(Bloomberg) -- A Japanese woman and her child were attacked with a knife in a Chinese city near Shanghai, adding to a flurry of stabbing incidents in a country where violence is relatively rare. 

An unidentified man attacked the Japanese woman and her child at a bus stop in Suzhou city on Monday afternoon, according to the Japanese embassy in China. The suspect, who appeared to be Chinese, has been taken into custody, the embassy said in a statement. 

The Suzhou police said the attack was carried out by an unemployed man, 52, who goes by the surname Zhou. Besides the two Japanese nationals, a Chinese citizen was also attacked and sustained “severe injury,” the police said.

The attack follows a string of stabbing incidents across China in recent weeks. Earlier this month, four US college instructors were stabbed in a public park in the northeastern city of Jilin. China’s Foreign Ministry said it was an isolated incident. The spate of attacks drew reaction from Chinese social media users, with some linking the incidents to discontent over the economic downturn.

The Japanese embassy said stabbing incidents have been reported in public places throughout China in recent days, warning its nationals to be aware of their surroundings.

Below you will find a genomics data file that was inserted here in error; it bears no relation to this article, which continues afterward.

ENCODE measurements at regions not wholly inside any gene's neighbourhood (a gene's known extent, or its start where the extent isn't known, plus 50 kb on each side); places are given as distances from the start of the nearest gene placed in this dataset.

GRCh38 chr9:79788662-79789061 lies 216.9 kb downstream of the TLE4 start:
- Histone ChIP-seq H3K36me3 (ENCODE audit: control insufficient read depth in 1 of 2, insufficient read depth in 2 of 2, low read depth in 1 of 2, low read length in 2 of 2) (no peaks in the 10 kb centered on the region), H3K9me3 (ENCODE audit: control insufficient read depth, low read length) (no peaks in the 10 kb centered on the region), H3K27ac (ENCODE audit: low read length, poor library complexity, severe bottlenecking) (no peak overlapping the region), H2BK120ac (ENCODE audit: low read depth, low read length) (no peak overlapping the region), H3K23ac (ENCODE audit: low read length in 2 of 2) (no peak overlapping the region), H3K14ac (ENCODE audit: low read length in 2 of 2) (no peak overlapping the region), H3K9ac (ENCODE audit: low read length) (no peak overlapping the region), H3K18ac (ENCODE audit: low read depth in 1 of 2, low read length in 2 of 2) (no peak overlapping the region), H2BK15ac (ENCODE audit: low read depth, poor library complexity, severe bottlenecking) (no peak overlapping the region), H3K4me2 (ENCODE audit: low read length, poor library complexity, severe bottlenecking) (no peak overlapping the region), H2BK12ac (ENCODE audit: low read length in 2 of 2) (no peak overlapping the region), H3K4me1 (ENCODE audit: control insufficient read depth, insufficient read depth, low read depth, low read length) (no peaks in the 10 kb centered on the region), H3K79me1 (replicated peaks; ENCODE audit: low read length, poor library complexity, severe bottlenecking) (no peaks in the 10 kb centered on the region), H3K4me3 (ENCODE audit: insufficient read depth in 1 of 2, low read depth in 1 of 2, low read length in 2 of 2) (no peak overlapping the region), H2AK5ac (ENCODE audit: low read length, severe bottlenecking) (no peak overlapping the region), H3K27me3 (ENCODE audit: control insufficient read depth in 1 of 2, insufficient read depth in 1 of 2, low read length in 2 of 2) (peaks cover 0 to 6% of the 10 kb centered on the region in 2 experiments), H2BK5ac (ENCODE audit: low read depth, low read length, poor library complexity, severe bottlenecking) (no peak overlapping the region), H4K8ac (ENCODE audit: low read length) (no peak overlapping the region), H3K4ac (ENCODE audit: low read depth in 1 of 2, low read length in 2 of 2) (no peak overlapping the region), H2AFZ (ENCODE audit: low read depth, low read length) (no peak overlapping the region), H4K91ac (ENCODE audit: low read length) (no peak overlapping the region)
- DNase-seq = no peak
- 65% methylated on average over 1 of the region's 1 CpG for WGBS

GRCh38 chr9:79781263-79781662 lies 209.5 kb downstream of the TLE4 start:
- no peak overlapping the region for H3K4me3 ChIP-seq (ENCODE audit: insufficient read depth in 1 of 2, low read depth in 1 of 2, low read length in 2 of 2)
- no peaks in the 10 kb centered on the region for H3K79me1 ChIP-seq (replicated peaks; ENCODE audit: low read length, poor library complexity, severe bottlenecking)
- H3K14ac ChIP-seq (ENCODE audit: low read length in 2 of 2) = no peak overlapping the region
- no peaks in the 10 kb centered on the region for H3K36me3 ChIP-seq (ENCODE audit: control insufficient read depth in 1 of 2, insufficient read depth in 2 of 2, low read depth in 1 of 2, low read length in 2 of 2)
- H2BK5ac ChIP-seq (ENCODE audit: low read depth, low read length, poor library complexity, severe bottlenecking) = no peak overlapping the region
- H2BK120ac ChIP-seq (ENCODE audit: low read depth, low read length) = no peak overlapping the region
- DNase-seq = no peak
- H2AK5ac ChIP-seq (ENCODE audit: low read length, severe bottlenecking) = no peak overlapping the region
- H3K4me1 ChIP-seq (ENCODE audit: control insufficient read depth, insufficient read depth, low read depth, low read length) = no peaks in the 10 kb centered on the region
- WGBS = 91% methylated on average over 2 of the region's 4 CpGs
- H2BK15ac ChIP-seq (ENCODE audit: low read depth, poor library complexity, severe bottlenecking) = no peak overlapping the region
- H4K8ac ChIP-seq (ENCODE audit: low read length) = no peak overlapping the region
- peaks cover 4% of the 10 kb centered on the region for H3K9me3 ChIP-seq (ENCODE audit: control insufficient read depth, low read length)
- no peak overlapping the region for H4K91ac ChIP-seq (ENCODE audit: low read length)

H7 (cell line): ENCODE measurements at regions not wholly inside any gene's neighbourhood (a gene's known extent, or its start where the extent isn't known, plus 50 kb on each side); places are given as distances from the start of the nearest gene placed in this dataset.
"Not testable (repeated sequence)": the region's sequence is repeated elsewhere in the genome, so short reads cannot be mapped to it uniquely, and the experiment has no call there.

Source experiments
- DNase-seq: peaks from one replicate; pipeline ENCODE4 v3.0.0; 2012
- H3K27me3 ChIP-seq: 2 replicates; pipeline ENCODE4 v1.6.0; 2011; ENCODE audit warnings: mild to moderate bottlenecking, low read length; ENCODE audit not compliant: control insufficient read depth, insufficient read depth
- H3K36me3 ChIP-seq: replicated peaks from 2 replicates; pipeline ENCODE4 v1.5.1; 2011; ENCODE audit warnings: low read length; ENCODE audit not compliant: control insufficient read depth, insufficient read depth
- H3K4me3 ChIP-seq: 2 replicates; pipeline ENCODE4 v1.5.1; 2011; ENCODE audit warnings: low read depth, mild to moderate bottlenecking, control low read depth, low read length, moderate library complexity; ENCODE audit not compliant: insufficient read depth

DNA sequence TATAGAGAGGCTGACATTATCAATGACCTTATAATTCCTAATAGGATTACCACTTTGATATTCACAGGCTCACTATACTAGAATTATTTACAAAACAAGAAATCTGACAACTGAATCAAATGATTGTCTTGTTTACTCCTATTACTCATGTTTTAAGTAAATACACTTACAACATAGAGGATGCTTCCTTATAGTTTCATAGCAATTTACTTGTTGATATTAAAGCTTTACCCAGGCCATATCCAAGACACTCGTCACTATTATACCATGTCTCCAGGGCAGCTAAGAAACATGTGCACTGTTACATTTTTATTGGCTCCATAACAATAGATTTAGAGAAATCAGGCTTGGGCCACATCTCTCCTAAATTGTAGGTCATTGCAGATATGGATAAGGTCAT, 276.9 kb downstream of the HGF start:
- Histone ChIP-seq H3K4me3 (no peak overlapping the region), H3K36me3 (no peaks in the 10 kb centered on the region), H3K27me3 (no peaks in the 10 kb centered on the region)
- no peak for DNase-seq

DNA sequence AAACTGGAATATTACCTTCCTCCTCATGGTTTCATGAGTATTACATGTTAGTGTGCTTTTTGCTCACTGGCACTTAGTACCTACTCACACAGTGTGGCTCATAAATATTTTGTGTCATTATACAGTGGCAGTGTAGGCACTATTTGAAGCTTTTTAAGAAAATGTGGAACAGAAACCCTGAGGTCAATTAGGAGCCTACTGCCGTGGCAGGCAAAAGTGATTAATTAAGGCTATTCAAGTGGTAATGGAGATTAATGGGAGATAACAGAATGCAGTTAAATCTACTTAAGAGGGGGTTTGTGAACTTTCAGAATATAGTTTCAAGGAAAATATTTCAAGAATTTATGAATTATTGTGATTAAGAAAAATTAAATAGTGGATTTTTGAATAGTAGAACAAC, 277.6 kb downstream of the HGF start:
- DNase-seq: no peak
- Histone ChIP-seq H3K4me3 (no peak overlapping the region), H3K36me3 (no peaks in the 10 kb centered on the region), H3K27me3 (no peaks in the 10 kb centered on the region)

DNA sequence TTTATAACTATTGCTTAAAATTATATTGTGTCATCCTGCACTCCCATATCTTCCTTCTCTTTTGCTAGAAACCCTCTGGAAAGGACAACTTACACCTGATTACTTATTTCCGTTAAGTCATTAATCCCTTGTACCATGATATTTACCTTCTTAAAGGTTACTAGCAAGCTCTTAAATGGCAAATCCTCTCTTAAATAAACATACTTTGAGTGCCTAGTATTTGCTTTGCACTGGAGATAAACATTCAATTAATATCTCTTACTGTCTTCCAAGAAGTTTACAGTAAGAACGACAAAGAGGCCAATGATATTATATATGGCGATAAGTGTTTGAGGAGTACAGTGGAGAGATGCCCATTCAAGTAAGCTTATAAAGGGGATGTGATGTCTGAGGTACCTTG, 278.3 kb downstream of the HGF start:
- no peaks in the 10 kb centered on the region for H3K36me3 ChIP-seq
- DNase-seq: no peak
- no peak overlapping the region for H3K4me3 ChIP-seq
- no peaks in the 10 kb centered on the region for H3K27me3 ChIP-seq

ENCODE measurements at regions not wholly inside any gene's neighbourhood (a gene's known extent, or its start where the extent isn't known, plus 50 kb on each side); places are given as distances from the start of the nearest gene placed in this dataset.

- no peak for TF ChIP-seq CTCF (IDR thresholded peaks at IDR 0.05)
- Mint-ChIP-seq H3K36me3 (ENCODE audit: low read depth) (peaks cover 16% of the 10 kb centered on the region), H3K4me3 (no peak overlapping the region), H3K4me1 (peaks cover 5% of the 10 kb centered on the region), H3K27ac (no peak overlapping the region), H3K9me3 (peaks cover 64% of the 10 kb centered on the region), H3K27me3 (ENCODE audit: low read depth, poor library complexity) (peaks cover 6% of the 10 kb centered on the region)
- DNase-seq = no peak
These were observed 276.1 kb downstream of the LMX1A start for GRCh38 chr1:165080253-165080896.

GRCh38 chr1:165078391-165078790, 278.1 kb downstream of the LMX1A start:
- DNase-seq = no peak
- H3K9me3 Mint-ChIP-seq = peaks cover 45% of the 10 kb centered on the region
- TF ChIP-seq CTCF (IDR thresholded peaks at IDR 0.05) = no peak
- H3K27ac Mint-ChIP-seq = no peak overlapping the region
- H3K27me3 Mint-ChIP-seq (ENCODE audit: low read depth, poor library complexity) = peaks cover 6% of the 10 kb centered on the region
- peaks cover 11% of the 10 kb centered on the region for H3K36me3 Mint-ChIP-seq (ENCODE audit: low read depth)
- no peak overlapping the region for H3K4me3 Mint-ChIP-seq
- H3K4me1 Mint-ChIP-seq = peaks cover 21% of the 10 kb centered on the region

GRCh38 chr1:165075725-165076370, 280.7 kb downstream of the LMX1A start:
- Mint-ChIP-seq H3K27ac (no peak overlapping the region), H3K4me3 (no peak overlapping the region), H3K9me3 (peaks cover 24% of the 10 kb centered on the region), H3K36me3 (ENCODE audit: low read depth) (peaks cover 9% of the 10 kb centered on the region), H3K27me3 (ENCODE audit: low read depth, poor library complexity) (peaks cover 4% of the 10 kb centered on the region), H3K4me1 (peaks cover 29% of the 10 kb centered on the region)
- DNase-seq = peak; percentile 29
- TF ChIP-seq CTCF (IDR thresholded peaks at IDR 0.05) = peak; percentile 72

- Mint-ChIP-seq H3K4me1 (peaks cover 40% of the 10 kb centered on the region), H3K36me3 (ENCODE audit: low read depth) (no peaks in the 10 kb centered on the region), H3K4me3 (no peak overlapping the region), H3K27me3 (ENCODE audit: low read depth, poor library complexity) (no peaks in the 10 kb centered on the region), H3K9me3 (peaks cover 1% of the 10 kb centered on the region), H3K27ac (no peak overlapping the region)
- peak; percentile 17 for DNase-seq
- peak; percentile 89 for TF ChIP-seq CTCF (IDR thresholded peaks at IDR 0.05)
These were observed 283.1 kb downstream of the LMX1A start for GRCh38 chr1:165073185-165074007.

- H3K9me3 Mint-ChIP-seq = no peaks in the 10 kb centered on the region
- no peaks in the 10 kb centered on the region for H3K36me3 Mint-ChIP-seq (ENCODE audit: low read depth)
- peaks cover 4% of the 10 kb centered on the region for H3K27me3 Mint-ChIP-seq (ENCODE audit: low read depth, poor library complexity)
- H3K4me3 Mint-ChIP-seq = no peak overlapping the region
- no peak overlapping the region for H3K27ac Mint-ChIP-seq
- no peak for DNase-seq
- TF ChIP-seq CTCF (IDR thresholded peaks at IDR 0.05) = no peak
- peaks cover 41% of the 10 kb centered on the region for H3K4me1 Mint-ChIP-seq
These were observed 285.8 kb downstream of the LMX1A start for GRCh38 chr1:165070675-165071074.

“According to preliminary police assessment, this was an isolated event and further investigation is still underway,” Chinese Foreign Ministry spokeswoman Mao Ning said Tuesday at a regular press briefing in Beijing. “Such isolated incidents could happen in any country in the world.” 

The knifing incident could mark a setback to China-Japan ties, which have been rocked by disputes over Tokyo’s discharge of treated nuclear wastewater and the Senkaku Islands that both sides claim as their own. 

Still, Japanese companies are the single largest source of foreign direct investments in China by country, although those firms are becoming much less willing to add new money as the Chinese economy slows and geopolitical tensions rise. There are 11 Japanese schools operating in mainland China.

In her remarks, Mao tried to reassure people heading to China that the nation was safe. “China always welcomes foreign nationals to visit China as tourists and to study, do business and live in China,” she said. 

--With assistance from Philip Glamann.

(Updates with comments from Suzhou police in third paragraph.)

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